Breast Cancer

Breast cancer is the uncontrolled growth of abnormal cells in one of several areas of the breast, including the ducts that carry milk to the nipple, small sacs that produce milk (lobules), and nonglandular tissue. Sometimes breast cancer stays in the tissue in which it began. Bit it can also move into other nearby tissue or lymph nodes.

Breast cancer does not discriminate. It affects mothers, daughters, working women, celebrities — and even some men. For women, the lifetime risk of developing breast cancer is about 1 in 8; for men it is 1 in 1,000.

Some women are more likely to develop breast cancer than others. They include older women; those who have a mother, sister, or daughter with breast cancer; those who have previously had breast cancer or a benign breast condition; women with dense breasts; those who have had radiation to the chest or breast; and women who drink a lot of alcohol. Having several risk factors doesn't mean a woman will inevitably develop breast cancer. Likewise, having few risk factors doesn't offer 100% protection against it.

Treatments for breast cancer include removal of the affected breast (mastectomy), removal of the tumor and small amount of surrounding tissue (lumpectomy), radiation therapy, chemotherapy, and hormone therapy.

Breast Cancer Articles

Breast Cancer

Breast cancer is the uncontrolled growth of abnormal cells that can develop in one of several areas of the breast, including the ducts that carry milk to the nipple small sacs that produce milk (lobules) non-glandular tissue. Breast cancer is considered invasive when the cancer cells have penetrated the lining of the ducts or lobules. That means the cancer cells can be found in the surrounding tissues, such as fatty and connective tissues or the skin. Noninvasive breast cancer (in situ) occurs when cancer cells fill the ducts but haven't spread into surrounding tissue. (Locked) More »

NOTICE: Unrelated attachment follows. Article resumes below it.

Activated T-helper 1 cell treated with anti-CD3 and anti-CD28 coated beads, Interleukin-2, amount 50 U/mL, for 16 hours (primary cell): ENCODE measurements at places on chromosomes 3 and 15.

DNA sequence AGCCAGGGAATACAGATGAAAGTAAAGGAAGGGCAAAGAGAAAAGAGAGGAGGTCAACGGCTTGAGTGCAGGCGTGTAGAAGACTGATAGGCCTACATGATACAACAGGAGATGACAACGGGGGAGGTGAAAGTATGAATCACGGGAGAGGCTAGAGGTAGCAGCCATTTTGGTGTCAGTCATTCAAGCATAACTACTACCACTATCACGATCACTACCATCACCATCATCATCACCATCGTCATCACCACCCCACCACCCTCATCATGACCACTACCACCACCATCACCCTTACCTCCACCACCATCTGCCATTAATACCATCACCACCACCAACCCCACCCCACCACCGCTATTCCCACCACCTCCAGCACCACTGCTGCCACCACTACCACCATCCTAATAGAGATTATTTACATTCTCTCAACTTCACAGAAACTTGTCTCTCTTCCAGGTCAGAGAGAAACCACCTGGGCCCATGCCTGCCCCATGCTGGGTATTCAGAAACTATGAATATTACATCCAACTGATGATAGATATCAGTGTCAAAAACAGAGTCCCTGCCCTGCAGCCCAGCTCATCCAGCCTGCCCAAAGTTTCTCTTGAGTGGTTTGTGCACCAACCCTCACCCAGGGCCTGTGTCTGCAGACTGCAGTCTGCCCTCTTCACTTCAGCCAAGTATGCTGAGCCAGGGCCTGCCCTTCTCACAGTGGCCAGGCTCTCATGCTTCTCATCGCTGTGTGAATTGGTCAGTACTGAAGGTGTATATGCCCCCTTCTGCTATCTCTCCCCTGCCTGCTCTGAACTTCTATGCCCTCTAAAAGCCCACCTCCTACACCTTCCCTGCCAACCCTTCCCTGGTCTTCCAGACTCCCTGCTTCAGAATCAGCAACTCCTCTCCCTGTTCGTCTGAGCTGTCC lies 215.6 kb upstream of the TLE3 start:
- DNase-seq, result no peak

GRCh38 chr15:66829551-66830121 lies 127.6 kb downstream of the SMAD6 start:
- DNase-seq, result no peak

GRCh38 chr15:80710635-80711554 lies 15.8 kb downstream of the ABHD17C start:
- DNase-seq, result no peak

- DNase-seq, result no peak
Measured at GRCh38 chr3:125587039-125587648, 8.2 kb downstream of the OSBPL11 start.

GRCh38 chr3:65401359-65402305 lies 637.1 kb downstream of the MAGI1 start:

Another drug prevents breast cancer in postmenopausal women

Exemestane (Aromasin), tamoxifen (Nolvadex, generic) and raloxifene (Evista) are three drugs used to prevent breast cancer in postmenopausal women who are at elevated risk for the disease. Exemestane appears to have less frightening side effects — hot flashes, joint pain, and loss of bone density. All three of these drugs target estrogen, which fuels the growth of most breast cancers, but exemestane belongs to a different class of drugs, called aromatase inhibitors, which work by blocking the body's production of estrogen. Previous studies have shown that aromatase inhibitors are more effective than tamoxifen in preventing breast cancer from recurring. This study, funded Pfizer, and conducted under the auspices of the National Cancer Institute's clinical trials unit, looked at whether exemestane could reduce the likelihood of a first occurrence of breast cancer. (Locked) More »

Soy may be okay for breast cancer survivors

Soy seemed to be just the ticket for women: heart-healthy, good for bones, and helpful for hot flashes. And then there was the low rate of breast cancer in soy-consuming countries. Early research indicated that soy protein could lower LDL (bad) cholesterol. The latest study suggests that breast cancer survivors can eat soy foods in moderation. (Locked) More »

Finding lung cancer early

A large study evaluating the effectiveness of using CT scans to screen for lung cancer could lead to earlier detection and treatment, and possibly fewer deaths. In November 2010, the National Cancer Institute (NCI) announced preliminary results from the largest randomized trial of lung cancer screening ever conducted. The study, called the National Lung Screening Trial (NLST), included over 53,000 current and former heavy smokers, ages 55 to 74, who had no signs or symptoms of lung cancer when they agreed to be in the study. The full results of the trial haven't even been reported yet. The NCI has said publication in a peer-reviewed journal is scheduled for some time in 2011. The full results should have breakdowns by gender, race, smoking status (current vs. former), and other details that may be revealing about who will benefit most from screening with CT scans. More »

Calcium beyond the bones

Though calcium is essential for bones and muscles, it can accumulate in the body in unwanted places. There is concern that calcium intake may be to blame for calcium buildups in joint and tendons as well as kidney stones and breast calcifications. So how does calcium get deposited beyond the bones? Here's what we know so far. More »